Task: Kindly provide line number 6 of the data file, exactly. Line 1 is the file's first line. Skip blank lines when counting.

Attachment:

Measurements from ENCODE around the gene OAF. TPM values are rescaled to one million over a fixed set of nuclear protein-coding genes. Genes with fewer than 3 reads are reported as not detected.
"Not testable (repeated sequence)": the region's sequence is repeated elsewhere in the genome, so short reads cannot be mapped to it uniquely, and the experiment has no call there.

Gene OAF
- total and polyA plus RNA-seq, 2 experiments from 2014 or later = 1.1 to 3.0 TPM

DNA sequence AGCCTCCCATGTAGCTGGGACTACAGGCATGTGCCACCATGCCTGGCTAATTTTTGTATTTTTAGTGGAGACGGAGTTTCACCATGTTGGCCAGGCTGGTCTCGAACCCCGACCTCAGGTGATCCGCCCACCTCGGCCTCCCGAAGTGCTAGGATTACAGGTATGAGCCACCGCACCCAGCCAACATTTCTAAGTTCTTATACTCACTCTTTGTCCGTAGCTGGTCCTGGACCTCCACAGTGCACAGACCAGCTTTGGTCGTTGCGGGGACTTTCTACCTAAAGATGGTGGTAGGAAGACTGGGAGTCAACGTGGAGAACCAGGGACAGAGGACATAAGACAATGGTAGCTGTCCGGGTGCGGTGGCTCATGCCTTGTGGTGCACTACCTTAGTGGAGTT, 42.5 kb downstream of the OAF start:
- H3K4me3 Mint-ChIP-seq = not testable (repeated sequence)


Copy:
- H3K4me3 Mint-ChIP-seq = not testable (repeated sequence)